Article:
Researchers at The University of Texas MD Anderson Cancer Center have discovered that two distinct classes of cancer-associated fibroblasts (CAFs) accumulate in the pancreatic tumor microenvironment and play opposing roles to promote and restrain pancreatic cancer development. The combined results of human pancreatic tumor analyses, and experiments in mouse models, suggest that appropriately targeting these unique CAF populations may offer strategies to improve the use of other treatments, such as chemotherapy and immunotherapy.
“Cancer-associated fibroblasts are known to regulate cancer progression, but targeting these cells in pancreatic cancer has largely failed to improve patient outcomes and has, in some cases, worsened response,” said lead author Kathleen McAndrews, PhD, postdoctoral fellow in Cancer Biology. “Our findings provide the first evidence of the functional heterogeneity of CAFs in pancreatic cancer that may explain the variations in patient outcomes.”
McAndrews and colleagues published their study results in Cancer Discovery, in a paper titled “Identification of Functional Heterogeneity of Carcinoma-Associated Fibroblasts with Distinct IL-6 Mediated Therapy Resistance in Pancreatic Cancer.”
Fibroblasts, a type of cell found in connective tissue, are involved in important biological processes, such as wound repair. Cancer-associated fibroblasts accumulate in tumors, and can be found in large numbers in pancreatic cancers. “The tumor microenvironment in pancreatic ductal adenocarcinoma (PDAC) involves a significant accumulation of fibroblasts as part of the host response to cancer,” the authors wrote. “The focus on CAFs in pancreatic cancer has been driven by the fact that, in some patients, stromal cells (including fibroblasts) can out-number the cancer cells … However, the precise role of CAFs in PDAC progression remains unknown.”
For their studies, the researchers performed single-cell RNA sequencing (scRNA-seq) to analyze gene expression and clarify the types of CAFs present in pancreatic tumors. They focused on two distinct subsets of CAFs marked by expression of fibroblast activation protein (FAP) and alpha-smooth muscle actin (αSMA). Previous work had indicated that FAP-expressing CAFs could promote PDAC tumor growth, the authors pointed out, and “Recent studies have suggested that targeting FAP+ CAFs may lead to suppression of tumor growth.” In contrast, they noted, “Previous studies showed that the overall functional contribution of αSMA+ CAFs is tumor restraining.”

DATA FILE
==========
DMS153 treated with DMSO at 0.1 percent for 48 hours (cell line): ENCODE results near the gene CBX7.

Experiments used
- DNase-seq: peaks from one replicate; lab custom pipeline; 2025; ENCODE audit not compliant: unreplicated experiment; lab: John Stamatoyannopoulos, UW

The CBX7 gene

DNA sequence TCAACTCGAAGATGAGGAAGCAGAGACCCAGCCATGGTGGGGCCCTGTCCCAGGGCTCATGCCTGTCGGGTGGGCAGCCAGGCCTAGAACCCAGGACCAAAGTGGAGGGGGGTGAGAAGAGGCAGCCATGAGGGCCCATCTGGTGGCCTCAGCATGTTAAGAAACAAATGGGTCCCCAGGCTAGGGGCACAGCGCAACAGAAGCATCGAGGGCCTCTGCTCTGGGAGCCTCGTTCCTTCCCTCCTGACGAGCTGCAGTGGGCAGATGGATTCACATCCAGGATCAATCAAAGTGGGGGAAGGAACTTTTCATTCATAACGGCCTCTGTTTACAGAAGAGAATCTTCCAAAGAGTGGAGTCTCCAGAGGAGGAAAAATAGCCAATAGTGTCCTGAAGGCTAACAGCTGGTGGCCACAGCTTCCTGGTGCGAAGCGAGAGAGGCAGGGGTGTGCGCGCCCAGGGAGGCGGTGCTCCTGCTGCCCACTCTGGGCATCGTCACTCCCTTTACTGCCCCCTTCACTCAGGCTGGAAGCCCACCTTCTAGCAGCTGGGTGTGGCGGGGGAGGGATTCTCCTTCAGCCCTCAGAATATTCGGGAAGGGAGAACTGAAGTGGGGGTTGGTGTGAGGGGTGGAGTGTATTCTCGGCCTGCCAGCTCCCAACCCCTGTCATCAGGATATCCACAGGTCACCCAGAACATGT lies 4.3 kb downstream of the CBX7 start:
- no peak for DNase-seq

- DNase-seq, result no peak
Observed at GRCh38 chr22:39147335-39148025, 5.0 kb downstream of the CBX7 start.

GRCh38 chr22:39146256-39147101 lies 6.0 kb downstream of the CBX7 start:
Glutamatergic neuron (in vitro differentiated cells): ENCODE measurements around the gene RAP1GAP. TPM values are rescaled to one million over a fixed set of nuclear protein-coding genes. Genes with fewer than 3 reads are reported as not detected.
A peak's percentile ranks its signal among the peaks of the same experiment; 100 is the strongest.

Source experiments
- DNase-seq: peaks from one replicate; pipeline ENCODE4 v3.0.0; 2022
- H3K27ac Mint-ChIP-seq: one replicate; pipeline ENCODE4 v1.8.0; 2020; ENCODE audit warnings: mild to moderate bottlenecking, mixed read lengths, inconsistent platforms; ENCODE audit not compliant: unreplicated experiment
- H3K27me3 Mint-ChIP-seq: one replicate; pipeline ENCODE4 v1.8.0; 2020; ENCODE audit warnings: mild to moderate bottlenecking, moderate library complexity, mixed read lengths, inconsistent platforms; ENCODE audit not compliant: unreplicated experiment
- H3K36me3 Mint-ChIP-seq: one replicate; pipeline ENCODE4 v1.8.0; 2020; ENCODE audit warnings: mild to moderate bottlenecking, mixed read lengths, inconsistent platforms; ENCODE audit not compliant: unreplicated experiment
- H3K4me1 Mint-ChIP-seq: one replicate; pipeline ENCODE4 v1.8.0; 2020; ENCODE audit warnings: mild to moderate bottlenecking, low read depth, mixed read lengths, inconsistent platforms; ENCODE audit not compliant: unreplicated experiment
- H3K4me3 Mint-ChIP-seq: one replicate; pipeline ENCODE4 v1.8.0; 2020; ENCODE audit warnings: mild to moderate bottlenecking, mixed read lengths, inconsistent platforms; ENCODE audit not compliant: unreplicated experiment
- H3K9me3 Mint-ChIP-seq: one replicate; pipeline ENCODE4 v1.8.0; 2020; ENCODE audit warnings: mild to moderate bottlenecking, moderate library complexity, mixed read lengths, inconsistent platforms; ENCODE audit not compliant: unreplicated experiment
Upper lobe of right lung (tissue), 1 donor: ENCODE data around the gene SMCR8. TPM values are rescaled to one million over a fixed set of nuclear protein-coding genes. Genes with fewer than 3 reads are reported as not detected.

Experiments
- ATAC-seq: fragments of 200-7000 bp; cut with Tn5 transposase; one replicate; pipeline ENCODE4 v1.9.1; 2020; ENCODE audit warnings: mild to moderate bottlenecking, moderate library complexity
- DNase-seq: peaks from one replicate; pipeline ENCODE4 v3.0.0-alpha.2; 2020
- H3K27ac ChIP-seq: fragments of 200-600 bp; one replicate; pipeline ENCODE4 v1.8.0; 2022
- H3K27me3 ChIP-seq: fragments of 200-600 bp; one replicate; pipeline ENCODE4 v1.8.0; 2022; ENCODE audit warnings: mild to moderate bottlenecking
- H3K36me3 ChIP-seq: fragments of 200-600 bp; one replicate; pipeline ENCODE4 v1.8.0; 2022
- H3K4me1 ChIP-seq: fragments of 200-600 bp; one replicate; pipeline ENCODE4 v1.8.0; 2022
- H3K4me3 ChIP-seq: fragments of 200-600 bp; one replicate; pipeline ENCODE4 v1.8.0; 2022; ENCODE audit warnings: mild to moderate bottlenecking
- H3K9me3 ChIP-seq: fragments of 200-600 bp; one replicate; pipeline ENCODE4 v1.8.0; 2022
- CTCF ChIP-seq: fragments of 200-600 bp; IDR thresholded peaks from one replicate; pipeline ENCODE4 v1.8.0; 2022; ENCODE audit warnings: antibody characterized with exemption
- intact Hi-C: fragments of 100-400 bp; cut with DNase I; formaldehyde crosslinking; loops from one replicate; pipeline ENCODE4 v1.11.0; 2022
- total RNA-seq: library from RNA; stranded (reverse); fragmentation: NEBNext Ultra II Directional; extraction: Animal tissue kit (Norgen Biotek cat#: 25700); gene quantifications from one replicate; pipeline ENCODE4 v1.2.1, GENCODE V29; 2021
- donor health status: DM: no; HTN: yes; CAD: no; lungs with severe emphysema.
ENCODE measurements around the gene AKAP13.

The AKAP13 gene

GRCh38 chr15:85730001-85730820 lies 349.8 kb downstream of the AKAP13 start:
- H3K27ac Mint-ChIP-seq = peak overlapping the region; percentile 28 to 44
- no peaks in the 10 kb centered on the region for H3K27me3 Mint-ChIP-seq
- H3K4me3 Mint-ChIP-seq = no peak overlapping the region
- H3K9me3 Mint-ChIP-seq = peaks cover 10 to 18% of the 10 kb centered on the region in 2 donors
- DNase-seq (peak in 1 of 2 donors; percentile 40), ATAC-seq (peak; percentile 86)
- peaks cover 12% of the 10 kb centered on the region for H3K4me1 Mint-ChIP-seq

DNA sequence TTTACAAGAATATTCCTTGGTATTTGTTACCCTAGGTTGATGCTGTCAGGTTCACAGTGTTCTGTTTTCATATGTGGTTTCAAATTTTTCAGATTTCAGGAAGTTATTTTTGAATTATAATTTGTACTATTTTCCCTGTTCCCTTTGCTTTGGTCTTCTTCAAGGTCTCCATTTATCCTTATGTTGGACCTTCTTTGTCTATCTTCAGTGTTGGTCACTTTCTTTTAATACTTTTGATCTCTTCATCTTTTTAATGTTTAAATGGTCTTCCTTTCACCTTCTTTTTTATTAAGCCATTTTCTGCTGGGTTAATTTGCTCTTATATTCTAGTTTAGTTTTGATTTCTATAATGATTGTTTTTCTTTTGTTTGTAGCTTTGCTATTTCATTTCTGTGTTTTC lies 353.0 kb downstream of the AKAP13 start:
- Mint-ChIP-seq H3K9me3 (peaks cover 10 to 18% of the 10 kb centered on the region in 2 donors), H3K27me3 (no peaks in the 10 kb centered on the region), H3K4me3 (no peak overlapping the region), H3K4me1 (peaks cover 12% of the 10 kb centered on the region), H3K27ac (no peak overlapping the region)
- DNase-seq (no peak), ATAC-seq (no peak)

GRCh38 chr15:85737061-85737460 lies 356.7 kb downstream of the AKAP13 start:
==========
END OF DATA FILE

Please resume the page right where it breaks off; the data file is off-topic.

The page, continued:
Interestingly, in their newly reported studies, McAndrews and colleagues found that expression of these proteins in treatment-naïve human tumor samples correlated with patient outcomes. Increased expression of αSMA was associated with significantly improved overall survival (OS), whereas elevated FAP levels were associated with significantly decreased OS.
Using novel mouse models, the researchers next demonstrated that FAP+ and αSMA+ CAFs play distinct and opposing roles in the tumor microenvironment. Loss of FAP+ cells suppressed tumor progression and improved OS, suggesting that these cells act to promote tumor development. Conversely, loss of αSMA+ fibroblasts resulted in more aggressive tumors and shorter OS, indicating that these cells work to block pancreatic cancer progression.
Loss of FAP+ vs. αSMA+ cells was associated with distinct gene expression changes in the tumor, resulting in altered regulation of various cancer-associated pathways and different accumulation of immune cells in the tumor microenvironment. “Interestingly, FAP+ CAF depletion was associated with upregulation of largely distinct pathways related to protein processing, proteolysis, fibrinogen and blood coagulation, cell junctions, endopeptidase inhibitor activity, and pancreatic secretion, potentially reflecting the improved histology in FAP+ CAF-depleted tumors,” they reported. “In αSMA+ CAF-depleted tumors, gene expression changes were associated with pathways related to epithelial migration, cell proliferation, cytokine production, inflammatory responses, as well as T and B cell-related immunity.”
To clarify the distinct roles of FAP+ and αSMA+ cells, the research team analyzed secreted proteins that may affect the tumor and surrounding cells. The immune signaling protein interleukin 6 (IL-6) is produced by both classes of CAFs. Loss of IL-6 in αSMA+ cells, but not FAP+ cells, improved responses to chemotherapy and immunotherapy with significantly improved OS. “Our study reveals the complexity of CAF biology in PDAC, specifically the different CAF roles in natural progression of the disease and how their function(s) impacts therapeutic intervention,” the authors noted.
The results highlight the heterogeneous roles of these different classes of CAFs, explained senior author Raghu Kalluri, MD, PhD, professor and chair of Cancer Biology. “This is a new discovery that helps move the field forward, with a new appreciation of the biology of pancreatic cancer and possible strategies for therapeutic interventions,” Kalluri said. “Our next steps are to identify therapies that can target the tumor promoting fibroblasts while sparing the sum beneficial responses of our body in its effort to fight cancer.”
The authors further concluded, “collectively our studies show that targeting FAP+ CAFs emerges as a viable strategy to achieve inhibition of PDAC.” They suggested that FAP directed-CAR T cell therapy might be one effective strategy, which has previously been demonstrated. “Targeting chemokines that are selectively secreted by FAP+ CAFs might be a viable strategy also,” they noted. “Strategies to increase the number of SMA+ CAFs can represent another strategy to control PDAC.”